A lack of resources within and competing demands in University Hospital Limerick meant that there was very limited on site presence of qualified, experienced infection prevention and control staff and consultant microbiologists at Nenagh Hospital, Hiqa inspectors found during an unannounced inspection in August.
However, the inspectors found that the two clinical areas inspected were generally clean.
Inspectors found that there was a clearly identified governance and reporting structure for the prevention and control of healthcare-associated infections at the hospital.
The hospital had a process in place whereby identified risks could be escalated to hospital group management level.
The hospital did not have sufficient infection prevention and control resources on site from Monday to Friday.
An arrangement had been put in place in the previous two months whereby an infection prevention and control nurse from the hospital group infection prevention and control team attended the hospital on one day every second week
Infection prevention and control advice was available by telephone from the infection prevention and control team and a daily review of patients with infection prevention and control needs at Nenagh Hospital was performed by the
team based in University Hospital Limerick.
A consultant microbiologist did not Report of the unannounced inspection at Nenagh Hospital attend Nenagh Hospital in person to provide clinical advice but advice was provided over the phone as needed.
An antimicrobial pharmacist based in University Hospital Limerick attended Nenagh
Hospital on one day each week and performed a clinical round to review and advise on antimicrobial prescribing practice at the hospital.
However, the infection prevention and control service was significantly under resourced.
This service was provided across the hospital group by an infection prevention and control team based in University Hospital Limerick.
The hospital did not have sufficient isolation facilities to accommodate patients with transmissible infection and patients with airborne infection which needs to be taken into consideration when admitting patients to the hospital.
The hospital was working to address this issue through the addition of a new build inpatient ward with additional isolation rooms.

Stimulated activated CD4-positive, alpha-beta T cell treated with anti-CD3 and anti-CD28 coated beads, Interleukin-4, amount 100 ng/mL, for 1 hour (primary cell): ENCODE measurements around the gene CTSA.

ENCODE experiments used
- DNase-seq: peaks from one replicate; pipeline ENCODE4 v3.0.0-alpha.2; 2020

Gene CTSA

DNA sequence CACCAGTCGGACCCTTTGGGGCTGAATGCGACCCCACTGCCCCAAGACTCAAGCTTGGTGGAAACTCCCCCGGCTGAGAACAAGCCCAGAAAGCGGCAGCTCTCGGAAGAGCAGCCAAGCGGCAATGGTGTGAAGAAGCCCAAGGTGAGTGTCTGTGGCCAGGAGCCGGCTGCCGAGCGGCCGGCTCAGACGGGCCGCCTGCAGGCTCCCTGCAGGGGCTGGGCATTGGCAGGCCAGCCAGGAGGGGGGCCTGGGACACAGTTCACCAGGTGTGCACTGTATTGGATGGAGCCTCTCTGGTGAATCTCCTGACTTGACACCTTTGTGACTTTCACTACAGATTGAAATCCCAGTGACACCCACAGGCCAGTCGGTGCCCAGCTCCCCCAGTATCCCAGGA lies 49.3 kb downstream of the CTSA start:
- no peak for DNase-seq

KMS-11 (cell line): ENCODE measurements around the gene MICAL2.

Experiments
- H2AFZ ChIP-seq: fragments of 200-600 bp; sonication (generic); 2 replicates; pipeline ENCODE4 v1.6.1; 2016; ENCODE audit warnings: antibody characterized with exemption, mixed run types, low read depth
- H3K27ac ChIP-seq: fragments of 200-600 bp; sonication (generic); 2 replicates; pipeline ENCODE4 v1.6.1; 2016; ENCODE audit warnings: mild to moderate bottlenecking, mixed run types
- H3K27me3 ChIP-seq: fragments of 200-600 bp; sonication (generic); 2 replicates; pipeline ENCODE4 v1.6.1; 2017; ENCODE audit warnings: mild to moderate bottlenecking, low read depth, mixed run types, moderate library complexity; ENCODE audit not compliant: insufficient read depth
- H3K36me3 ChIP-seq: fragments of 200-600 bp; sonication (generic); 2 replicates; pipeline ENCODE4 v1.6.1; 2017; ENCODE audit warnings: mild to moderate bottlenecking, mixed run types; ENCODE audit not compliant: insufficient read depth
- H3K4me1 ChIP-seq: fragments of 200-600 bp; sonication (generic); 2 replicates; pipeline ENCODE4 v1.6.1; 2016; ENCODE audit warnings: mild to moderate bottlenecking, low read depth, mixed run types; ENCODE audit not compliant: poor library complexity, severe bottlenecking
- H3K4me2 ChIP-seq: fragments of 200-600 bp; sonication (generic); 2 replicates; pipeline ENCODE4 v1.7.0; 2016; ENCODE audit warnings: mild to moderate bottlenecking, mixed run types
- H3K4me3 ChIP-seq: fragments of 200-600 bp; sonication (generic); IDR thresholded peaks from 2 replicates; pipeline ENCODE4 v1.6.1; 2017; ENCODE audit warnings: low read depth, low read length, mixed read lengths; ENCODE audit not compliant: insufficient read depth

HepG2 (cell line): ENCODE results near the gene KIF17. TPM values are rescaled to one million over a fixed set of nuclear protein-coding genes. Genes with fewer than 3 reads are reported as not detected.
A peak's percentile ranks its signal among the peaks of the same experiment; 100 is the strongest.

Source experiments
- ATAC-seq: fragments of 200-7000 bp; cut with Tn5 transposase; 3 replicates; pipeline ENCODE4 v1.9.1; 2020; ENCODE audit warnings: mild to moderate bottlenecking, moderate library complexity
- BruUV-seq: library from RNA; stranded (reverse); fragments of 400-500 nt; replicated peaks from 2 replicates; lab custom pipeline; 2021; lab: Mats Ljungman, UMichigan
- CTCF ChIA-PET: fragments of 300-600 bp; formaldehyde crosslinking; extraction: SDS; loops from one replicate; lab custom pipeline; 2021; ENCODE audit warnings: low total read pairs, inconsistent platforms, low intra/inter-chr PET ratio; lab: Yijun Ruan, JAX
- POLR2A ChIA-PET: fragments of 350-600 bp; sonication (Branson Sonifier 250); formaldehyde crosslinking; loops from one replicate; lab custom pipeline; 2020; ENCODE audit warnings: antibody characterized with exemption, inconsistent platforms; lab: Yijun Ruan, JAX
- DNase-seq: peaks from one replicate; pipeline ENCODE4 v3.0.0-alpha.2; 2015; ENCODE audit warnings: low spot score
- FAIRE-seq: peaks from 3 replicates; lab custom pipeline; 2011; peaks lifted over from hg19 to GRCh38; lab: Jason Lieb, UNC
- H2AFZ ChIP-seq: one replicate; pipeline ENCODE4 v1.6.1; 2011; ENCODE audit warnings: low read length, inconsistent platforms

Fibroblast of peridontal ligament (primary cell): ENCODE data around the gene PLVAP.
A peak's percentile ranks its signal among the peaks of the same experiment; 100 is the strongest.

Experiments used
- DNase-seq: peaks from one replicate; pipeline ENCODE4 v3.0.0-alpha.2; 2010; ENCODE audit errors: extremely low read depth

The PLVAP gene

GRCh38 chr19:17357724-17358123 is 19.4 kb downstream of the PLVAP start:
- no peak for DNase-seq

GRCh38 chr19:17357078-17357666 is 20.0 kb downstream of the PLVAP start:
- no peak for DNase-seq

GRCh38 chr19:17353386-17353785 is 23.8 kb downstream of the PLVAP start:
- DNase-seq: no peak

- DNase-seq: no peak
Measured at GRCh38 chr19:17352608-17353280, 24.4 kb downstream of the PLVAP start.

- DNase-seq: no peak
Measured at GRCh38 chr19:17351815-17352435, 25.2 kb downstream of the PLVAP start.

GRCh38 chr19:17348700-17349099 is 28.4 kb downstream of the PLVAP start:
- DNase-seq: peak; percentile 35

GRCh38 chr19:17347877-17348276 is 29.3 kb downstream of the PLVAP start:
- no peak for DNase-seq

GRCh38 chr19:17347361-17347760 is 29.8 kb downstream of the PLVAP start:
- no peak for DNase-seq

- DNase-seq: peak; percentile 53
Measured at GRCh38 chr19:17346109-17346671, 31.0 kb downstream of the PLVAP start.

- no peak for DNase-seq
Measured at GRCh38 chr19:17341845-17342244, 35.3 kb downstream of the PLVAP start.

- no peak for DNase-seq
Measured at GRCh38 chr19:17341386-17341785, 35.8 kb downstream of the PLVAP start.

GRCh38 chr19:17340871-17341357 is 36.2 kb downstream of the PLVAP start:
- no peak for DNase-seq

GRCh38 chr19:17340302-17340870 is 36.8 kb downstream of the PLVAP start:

The older infrastructure of the hospital and larger open plan multi-occupancy rooms does not facilitate the implementation of the National Standards. This needs to be addressed.
Overall, the environment in the two clinical areas inspected was generally clean with few exceptions.
Hospital hygiene resources and supervision arrangements need to be sufficiently resourced at the hospital.
This was identified during a previous Hiqa inspection and had not been comprehensively addressed.
It is recommended that the hospital review safe injection practice and the procedures around the administration of medication for injection and the preparation of monoclonal antibodies.
The hospital needs to assure itself that the potential risks to patients and staff in this regard are fully understood, managed and mitigated.
Opportunities for improvement were identified in relation to the hygienic management of equipment used in the preparation of medicine for injection.
The infrastructure and design of the Infusion Centre was less than ideal from an infection prevention and control perspective and requires review and improvement.
Inspectors found that the hospital had a suite of policies in relation to the prevention and control of infection and hospital hygiene.
The hospital had recently implemented a training programme for staff in relation to the prevention and control of healthcare-associated infection, however on the day of the inspection not all staff had received up-to-date training.
The hospital had implemented evidence based care bundles for intravascular devices and urinary catheters and performed audit of care bundle implementation.
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